Monday January 16, 2005 marked the 22nd birthday of Dr. Martin Luther King at the Sheraton New York Hotel and Towers.







Welcome to CORE's 22'd Martin Luther King, Jr., National Holiday Celebration! 

America has made great strides in race relations. All of us can be proud of this great achievement. We are here to celebrate the legacy of a man who contributed mightily to this great victory-he fought for it and he died for it. However, please allow me to share with you an important observation of an increasingly dangerous trend that threatens this great achievement. 

Seeking alternative points of views in public discourse is a well established custom in America. The glaring exception to this rule is the failure to apply the rule to discourse emanating from minority communities, with the black community presenting the most egregious example. John Stuart Mill, the 19th century English philosopher and economist, summarized this idea well. He said that we should hear opposing ideas, but we must hear them from equally eloquent exponents of those views. 

The black community in America has not benefited from Mill's dictum. Media, academia, and the political institutions in both the white and black communities ignore Mill's wise advice. This is unfair and disrespectful to the black community and bodes ill for the country at large. Decent, thoughtful, eloquent expressions are stifled or outrightly censored. On the other hand, the coarsest, the most hateful and outrageous statements are allowed to permeate and emanate from our community. Those not properly acquainted with the true nature of the black community could conclude that it is the most negative isolationist, hostile part of America. Tragically neglected in the midst of all of this is the out pouring of love, decency and optimism that reside in the heart of our people. This invidious censorship of decency in our communities must stop. This is the real racism in America today. It is the neo-racism of the 21St century. A society that continues to proceed along this path does so at its own peril.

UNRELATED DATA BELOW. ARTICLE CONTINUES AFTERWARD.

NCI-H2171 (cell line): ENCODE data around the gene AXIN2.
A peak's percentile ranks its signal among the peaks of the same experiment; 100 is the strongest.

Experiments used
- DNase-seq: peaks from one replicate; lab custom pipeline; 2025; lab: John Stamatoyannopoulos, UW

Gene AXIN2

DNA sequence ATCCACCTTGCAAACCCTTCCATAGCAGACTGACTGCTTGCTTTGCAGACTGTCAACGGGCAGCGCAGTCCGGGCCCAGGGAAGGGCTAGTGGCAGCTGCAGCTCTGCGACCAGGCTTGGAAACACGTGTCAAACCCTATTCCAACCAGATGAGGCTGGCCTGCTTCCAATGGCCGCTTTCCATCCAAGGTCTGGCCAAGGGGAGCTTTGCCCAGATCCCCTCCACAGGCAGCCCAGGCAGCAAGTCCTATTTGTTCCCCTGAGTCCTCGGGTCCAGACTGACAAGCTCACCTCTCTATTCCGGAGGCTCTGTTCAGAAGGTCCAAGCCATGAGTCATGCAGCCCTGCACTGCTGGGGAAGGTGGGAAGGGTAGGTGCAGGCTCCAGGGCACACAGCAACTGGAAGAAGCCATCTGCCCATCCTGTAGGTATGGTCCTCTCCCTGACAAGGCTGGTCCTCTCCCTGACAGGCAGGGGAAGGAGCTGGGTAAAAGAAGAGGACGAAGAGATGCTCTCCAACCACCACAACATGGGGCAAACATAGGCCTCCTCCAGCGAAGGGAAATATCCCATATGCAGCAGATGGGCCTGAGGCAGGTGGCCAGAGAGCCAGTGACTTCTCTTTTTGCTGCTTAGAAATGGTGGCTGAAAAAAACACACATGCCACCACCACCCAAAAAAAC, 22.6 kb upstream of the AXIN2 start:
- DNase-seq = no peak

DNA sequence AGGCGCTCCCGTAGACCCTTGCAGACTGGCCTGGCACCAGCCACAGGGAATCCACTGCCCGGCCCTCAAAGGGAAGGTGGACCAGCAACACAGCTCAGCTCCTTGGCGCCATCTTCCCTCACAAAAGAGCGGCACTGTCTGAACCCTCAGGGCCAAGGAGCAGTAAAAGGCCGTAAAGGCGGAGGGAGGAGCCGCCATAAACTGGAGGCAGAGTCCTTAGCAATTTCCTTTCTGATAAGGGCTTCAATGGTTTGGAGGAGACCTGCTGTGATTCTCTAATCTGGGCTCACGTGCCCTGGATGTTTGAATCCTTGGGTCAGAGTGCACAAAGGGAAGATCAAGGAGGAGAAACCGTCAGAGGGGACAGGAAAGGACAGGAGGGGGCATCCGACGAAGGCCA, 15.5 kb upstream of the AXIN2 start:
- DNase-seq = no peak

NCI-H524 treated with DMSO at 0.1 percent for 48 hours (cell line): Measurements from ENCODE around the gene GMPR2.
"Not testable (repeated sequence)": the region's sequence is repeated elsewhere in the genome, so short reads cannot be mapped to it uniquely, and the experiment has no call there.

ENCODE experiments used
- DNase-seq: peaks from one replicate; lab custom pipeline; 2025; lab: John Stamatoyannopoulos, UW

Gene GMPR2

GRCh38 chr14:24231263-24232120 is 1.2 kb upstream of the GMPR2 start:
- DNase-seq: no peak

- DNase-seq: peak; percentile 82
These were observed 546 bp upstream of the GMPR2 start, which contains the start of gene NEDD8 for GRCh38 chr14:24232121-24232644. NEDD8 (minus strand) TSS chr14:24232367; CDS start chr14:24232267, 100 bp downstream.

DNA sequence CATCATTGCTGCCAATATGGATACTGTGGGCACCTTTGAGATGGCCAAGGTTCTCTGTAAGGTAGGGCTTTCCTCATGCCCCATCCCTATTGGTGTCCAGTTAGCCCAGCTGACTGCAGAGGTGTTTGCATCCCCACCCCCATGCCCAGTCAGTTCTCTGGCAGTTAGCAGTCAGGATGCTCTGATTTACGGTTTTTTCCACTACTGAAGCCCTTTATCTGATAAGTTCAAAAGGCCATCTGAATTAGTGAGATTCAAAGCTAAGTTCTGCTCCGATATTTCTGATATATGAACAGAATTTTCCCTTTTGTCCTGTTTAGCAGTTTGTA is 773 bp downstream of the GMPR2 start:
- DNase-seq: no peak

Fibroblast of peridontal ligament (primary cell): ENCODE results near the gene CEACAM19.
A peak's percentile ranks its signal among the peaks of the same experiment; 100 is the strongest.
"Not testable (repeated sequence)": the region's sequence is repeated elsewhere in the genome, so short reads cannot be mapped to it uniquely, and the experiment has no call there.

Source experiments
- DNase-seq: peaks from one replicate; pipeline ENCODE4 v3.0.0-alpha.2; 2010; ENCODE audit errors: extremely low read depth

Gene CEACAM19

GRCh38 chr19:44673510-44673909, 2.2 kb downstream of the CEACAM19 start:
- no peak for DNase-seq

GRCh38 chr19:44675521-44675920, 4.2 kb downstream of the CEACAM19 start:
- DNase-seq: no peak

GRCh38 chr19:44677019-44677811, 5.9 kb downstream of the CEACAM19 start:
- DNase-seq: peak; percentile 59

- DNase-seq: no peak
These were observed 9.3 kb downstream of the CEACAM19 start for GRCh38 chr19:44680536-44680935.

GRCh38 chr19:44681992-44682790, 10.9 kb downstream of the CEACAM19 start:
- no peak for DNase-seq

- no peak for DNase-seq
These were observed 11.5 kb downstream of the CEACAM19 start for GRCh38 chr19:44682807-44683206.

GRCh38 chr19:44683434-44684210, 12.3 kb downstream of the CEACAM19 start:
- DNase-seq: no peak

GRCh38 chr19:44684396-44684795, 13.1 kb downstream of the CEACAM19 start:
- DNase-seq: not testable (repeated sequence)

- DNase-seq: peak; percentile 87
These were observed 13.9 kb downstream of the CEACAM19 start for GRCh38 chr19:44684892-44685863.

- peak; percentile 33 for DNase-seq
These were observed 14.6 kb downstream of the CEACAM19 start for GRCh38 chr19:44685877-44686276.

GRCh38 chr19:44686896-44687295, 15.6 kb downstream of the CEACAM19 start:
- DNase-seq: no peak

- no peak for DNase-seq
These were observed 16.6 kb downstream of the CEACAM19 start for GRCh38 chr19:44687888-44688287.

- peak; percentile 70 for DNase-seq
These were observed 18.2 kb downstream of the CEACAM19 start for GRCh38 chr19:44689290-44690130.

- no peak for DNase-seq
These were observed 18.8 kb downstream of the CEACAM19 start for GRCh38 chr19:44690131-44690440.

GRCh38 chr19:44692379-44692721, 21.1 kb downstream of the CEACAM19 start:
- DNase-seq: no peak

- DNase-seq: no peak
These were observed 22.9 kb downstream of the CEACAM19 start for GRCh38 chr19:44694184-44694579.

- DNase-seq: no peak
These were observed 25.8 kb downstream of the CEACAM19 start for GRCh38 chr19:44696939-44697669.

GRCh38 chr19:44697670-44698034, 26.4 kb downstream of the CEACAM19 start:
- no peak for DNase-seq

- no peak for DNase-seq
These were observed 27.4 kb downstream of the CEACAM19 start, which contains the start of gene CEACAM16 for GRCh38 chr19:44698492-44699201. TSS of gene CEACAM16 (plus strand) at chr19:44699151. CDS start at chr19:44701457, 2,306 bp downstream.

For these reasons, we convene our annual Martin Luther King, Jr., Ambassadorial Reception and Awards Dinner. It is our intention to bring together good people from diverse backgrounds and even people with disparate views. It is our hope that our mutual decency and sense of fairness would transcend our differences. 

This is done under the umbrella of Dr. King, our Prince of Peace.

Roy Innis